The Screen Actors Guild is preparing to go on strike after its current contract with Hollywood studios expires at the end of this month. Expect their coworkers to suffer the most.


Already reeling from the effects of a prolonged writers strike this past winter, the U.S. film and TV industry is facing a possibly worse disaster as the Screen Actors Guild prepares to go on strike after the current contract between actors and studios expires on June 30.

Production has already slowed to a near-standstill as the date approaches. Studios are rushing to finish principal photography on nearly all films by June 30, and new projects are on hold awaiting action on a new contract with the performers’ union.

Some in the industry think the failure to reach an agreement will be more damaging than the writers’ strike was, especially for the actors’s and actresses’ fellow workers, Reuters reports:

Anxiety can be felt throughout the post-production community, still hurting from the disruptions of the three-month writers’ strike that ended in mid-February.

"We believe this will be worse than the WGA strike," said Stephen Buchsbaum, CEO of the Post Group. "During the WGA strike, we were doing projects that didn’t involve the WGA — some independent films, game shows and reality shows. Those all have SAG hosts, and unless there is a side deal struck, we believe this impact will be catastrophic.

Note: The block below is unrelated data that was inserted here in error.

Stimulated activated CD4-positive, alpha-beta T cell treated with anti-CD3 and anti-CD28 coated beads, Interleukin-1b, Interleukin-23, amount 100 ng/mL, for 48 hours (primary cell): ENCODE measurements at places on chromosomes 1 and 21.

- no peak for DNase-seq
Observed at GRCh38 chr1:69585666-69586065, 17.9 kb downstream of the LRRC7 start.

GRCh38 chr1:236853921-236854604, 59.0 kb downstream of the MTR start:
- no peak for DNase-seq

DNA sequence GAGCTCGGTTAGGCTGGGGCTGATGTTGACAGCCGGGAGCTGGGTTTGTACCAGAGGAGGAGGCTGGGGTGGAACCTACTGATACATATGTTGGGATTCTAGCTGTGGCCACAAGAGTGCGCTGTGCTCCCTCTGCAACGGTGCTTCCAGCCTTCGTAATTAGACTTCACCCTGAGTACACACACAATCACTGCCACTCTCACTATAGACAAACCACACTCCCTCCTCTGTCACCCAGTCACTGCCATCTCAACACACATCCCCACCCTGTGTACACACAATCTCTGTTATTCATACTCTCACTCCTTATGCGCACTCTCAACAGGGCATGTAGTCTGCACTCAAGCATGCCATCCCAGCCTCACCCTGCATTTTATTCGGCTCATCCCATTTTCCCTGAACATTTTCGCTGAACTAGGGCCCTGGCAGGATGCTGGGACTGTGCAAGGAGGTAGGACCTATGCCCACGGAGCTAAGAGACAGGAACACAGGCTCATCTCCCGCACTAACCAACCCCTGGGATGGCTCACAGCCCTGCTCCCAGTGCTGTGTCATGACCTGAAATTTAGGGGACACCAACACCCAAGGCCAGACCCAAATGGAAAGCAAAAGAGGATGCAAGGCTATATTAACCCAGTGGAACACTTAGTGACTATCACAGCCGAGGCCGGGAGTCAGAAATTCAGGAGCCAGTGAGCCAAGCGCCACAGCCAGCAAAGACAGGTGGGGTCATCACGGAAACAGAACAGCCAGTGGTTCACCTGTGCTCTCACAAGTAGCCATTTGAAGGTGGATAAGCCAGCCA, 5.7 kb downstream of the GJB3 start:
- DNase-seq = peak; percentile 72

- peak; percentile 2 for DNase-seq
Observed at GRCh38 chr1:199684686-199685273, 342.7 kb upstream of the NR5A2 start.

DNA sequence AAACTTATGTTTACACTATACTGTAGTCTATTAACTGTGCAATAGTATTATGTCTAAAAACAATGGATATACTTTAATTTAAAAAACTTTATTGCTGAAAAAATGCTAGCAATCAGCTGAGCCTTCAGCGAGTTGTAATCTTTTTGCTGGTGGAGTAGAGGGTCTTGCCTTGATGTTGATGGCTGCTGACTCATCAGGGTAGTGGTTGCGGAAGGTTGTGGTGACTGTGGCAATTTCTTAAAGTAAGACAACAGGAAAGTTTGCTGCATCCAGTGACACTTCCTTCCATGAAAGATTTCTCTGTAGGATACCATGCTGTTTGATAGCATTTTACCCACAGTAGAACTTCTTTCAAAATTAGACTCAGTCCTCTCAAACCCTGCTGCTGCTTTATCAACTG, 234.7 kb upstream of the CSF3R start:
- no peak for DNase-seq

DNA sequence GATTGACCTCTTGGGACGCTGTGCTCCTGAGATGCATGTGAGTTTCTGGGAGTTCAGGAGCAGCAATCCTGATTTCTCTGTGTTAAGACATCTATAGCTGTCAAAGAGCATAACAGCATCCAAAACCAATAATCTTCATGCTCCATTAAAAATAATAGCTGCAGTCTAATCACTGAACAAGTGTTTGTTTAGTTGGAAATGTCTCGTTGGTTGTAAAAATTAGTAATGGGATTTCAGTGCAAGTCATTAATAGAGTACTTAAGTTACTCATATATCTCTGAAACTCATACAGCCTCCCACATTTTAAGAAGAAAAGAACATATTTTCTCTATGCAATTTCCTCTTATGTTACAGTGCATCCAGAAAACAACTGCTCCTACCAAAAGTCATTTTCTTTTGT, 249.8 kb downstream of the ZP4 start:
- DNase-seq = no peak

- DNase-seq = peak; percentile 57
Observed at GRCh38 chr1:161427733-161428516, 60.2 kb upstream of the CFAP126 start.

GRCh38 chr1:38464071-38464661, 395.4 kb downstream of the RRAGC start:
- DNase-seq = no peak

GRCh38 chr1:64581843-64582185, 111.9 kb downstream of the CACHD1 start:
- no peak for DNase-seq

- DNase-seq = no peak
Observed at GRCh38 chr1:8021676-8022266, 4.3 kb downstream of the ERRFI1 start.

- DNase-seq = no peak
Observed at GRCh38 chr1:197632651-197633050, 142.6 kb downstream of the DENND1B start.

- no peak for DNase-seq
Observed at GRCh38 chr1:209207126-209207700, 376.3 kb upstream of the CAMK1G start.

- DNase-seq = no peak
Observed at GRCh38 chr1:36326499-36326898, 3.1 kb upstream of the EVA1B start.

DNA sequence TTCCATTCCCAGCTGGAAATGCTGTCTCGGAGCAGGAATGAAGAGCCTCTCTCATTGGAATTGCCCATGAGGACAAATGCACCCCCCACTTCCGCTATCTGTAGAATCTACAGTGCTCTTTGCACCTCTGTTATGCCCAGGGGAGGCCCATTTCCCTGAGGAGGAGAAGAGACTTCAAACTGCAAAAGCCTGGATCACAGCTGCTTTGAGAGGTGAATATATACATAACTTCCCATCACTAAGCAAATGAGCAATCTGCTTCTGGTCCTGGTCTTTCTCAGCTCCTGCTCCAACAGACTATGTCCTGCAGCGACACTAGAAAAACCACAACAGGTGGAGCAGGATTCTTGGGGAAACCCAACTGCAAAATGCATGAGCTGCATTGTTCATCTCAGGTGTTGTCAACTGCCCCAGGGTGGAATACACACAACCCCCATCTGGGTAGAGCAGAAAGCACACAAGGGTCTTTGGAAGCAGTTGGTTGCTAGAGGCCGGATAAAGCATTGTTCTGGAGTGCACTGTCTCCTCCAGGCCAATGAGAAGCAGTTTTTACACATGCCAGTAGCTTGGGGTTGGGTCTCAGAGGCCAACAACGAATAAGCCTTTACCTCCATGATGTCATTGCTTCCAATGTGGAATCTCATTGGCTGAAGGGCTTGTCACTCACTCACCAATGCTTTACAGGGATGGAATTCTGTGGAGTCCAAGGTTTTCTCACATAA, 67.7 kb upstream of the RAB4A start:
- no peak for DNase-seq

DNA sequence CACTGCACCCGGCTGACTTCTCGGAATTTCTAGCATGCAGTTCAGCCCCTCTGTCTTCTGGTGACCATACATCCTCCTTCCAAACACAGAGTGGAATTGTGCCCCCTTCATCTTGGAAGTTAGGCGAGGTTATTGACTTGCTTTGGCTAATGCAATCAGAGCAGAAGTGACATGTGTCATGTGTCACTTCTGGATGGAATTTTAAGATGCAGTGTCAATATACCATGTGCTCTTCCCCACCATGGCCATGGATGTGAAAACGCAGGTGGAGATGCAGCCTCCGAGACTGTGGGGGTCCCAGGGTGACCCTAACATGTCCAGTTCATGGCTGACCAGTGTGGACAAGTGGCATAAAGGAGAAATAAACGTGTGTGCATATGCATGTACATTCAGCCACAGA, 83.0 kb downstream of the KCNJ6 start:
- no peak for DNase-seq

"The post industry still has not recovered from the writers’ strike," he continued. "The industry has not come back, partly because TV season as we know it is still in limbo."

Unease also is growing in the visual effects community.

"I’m hearing about and seeing people being laid off or told, ‘Hurry up and wait,"’ Visual Effects Society executive director Eric Roth said. "It seems like there is already a strike."

This situation is further aggravated by the lurching global economy, weak dollar and increasing amount of visual effects work heading to less expensive destinations.

"It’s a recipe for the perfect storm at the worst possible time," Roth said.

As with the writers strike, once again some of Hollywood’s most powerful and prosperous players are pressing for a bigger share of the pie, and their coworkers will have to suffer while the process plays out.